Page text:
What does it mean to have a testimony of the LDS Church?

A very important part of LDS practice is the development and bearing of testimonies.  A testimony is a public statement of faith and belief.  Because having a testimony is considered to be an important, if not essential, part of conversion, the LDS have developed a very nuance way of talking about the matter.   I think there is a lot of confusion about what you must believe in order to have a testimony of the Church, and to believe the Church is true.

In an effort to clear up some of the confusion I propose that for a person to “have a testimony” of the Church is merely to believe that it is God’s will that the person belong and participate in the Church for the good of the Church, its members, and the world.

I like this definition because it allows the freedom of religious belief that Joseph Smith, and many other Latter-Day Saints died for.  It also allows for those who have such a testimony openly accept new (or old) teachings without casting doubt on their loyalty to the cause of Zion that the Church has always stood for.  If Joseph Smith stood for anything in his life, it was the freedom to proclaim and embrace the words God gave him, whether God gave him those words through experience, ancient scripture, or direct revelation.

I think it is a disservice to his memory and legacy to question somebody’s testimony of the church merely because they embrace radically different doctrine.  It is the ability to embrace any and all bodies of truth, which are filled with both wheat and tares, that only sure path for the members to make the Church the true church that they claim it to be.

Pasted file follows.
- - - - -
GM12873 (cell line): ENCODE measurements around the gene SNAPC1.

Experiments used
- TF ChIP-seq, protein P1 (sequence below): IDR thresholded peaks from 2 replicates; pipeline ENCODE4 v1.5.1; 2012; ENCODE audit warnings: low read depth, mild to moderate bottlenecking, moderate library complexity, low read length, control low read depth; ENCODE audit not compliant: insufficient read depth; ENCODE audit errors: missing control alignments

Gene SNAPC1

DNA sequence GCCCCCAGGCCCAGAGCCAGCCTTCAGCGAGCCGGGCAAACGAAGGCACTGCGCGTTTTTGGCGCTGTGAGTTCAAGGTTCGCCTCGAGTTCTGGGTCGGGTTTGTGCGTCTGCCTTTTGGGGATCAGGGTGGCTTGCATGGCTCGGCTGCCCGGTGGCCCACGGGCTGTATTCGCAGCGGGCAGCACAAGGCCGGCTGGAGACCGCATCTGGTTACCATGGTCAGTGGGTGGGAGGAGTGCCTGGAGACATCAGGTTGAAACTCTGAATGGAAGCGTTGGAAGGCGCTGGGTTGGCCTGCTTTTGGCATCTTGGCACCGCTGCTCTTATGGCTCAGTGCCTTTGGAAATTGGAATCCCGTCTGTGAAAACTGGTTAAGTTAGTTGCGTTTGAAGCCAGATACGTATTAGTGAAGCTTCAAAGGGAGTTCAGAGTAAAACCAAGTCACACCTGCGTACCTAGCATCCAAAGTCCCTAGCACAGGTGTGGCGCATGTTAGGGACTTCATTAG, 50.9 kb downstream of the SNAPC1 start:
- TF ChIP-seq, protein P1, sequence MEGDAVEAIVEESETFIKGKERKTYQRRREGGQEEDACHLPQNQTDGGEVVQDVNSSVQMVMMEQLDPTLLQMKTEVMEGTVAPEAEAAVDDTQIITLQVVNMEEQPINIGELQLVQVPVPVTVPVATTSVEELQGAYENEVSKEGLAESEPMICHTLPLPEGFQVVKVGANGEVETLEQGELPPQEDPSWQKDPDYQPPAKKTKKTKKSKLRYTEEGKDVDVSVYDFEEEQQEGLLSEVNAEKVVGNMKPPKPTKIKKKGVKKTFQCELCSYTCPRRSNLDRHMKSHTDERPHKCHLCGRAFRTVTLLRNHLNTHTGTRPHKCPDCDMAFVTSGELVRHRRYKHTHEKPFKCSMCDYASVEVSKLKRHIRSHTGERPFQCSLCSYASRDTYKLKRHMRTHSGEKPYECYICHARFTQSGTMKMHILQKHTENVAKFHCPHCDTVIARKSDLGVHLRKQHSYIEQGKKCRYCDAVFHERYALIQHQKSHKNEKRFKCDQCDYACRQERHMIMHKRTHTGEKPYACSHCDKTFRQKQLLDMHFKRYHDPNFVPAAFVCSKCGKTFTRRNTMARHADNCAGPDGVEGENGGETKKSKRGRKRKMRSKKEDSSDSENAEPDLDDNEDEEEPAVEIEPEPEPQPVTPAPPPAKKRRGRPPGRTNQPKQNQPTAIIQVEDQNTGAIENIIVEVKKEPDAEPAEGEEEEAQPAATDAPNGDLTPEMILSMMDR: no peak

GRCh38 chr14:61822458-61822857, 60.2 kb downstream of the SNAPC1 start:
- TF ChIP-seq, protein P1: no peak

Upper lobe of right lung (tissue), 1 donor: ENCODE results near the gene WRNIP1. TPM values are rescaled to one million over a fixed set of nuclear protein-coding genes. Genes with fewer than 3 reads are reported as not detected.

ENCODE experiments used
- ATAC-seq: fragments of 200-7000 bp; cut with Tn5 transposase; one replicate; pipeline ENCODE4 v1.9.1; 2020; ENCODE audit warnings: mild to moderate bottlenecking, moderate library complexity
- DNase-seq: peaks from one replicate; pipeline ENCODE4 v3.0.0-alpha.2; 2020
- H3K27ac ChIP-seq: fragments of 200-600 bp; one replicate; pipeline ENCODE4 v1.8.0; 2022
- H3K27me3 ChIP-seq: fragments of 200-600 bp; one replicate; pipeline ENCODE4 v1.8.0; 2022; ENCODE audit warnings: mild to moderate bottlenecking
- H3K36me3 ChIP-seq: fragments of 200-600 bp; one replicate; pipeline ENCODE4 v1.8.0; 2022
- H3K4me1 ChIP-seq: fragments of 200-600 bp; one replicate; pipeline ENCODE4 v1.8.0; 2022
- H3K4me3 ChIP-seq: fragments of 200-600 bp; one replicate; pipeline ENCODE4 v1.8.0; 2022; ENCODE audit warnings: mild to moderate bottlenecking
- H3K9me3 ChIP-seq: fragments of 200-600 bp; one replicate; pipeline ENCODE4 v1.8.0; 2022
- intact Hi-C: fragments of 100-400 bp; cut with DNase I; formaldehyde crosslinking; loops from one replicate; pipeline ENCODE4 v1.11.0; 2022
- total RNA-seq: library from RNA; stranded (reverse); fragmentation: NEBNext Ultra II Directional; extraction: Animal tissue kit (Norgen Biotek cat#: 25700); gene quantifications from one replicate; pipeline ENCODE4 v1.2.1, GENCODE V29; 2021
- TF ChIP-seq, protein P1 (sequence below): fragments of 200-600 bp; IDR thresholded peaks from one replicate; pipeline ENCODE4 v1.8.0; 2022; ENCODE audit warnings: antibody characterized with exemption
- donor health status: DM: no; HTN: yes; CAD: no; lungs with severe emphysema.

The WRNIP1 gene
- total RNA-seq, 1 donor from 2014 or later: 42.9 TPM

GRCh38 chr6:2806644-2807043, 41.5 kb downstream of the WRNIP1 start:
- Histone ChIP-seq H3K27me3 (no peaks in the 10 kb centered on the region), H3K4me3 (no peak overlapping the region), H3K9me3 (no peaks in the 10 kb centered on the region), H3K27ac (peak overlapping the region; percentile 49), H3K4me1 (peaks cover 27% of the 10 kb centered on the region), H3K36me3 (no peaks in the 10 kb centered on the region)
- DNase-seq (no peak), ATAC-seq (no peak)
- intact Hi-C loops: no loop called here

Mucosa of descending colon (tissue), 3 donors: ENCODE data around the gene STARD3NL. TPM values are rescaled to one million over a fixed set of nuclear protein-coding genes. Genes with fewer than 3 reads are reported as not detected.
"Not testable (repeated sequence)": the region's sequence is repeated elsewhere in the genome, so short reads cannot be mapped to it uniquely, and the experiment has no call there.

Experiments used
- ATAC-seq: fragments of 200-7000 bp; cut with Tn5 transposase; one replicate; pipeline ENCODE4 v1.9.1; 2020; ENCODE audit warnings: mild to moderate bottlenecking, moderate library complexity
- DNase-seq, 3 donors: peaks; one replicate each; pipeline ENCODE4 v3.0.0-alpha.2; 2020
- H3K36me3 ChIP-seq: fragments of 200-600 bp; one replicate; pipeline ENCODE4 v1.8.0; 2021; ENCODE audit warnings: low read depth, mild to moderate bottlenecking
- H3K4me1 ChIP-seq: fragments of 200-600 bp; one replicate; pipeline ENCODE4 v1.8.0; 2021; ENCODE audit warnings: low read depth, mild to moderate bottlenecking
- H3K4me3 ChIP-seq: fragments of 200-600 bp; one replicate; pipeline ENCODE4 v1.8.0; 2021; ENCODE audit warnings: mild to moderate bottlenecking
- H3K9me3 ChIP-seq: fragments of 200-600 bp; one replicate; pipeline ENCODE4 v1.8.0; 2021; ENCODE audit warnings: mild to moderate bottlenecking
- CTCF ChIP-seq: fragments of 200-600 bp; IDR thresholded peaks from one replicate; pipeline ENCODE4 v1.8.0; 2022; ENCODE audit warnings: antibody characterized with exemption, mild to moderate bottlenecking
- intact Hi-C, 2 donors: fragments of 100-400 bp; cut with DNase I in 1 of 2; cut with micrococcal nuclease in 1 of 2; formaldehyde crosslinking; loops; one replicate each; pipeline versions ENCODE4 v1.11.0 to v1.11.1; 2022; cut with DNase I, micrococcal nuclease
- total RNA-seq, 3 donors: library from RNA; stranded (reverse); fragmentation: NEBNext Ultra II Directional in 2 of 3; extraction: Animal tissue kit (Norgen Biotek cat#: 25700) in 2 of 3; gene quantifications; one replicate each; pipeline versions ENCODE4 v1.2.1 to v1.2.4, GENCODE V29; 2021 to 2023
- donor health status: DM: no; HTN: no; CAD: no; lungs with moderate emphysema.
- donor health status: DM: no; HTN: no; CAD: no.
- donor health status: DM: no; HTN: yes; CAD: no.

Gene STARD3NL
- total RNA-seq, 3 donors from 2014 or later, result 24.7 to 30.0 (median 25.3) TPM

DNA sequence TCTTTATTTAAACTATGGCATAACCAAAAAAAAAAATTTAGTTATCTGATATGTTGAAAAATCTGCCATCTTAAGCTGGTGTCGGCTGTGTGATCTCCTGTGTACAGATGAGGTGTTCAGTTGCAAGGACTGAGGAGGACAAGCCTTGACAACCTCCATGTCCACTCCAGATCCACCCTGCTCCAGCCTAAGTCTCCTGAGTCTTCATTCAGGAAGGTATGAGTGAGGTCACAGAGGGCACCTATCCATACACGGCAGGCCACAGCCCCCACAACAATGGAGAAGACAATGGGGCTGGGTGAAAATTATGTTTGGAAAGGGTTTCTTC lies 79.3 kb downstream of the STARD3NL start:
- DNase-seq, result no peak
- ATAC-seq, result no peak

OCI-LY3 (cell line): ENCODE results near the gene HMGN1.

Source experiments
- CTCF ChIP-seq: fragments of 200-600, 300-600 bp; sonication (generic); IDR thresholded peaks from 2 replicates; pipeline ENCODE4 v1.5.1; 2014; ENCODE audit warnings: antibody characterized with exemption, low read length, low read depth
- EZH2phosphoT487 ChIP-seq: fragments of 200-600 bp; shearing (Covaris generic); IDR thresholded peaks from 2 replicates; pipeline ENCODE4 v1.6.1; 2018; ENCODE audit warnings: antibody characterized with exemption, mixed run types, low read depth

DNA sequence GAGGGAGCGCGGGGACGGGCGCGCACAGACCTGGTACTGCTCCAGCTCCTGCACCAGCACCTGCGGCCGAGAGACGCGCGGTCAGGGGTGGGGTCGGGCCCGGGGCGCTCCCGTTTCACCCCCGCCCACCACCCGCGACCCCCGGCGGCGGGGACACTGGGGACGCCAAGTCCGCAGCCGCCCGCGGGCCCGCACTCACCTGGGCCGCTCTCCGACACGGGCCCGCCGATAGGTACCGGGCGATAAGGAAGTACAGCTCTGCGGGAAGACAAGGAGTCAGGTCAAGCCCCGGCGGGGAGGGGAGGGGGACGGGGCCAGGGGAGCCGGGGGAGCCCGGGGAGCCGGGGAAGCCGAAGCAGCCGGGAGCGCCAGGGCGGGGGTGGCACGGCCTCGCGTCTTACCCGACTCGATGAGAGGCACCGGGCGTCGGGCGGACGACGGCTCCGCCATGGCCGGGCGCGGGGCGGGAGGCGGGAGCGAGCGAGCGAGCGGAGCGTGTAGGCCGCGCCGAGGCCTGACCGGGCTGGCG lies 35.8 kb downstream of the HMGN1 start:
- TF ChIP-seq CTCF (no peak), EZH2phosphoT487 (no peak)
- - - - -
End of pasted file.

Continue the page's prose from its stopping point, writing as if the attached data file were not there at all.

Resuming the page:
10 thoughts on “What does it mean to have a testimony of the LDS Church?

  1. In an effort to clear up some of the confusion I propose that for a person to “have a testimony” of the Church is merely to believe that it is God’s will that the person belong and participate in the Church for the good of the Church, its members, and the world.

    Okay, but I sincerely doubt that’s what most members mean when they say they have a testimony of the Church (or, rather, they do mean that, but not just that).

  2. Mormons are all about resolving things to the lowest common denominator except when they’re not. I think this shows why some sort of creedal affirmation is important. The baptismal interview questions probably fulfill that role of defining the lowest common denominator. If you can’t affirm those you’re probably not as welcome to participate in the community.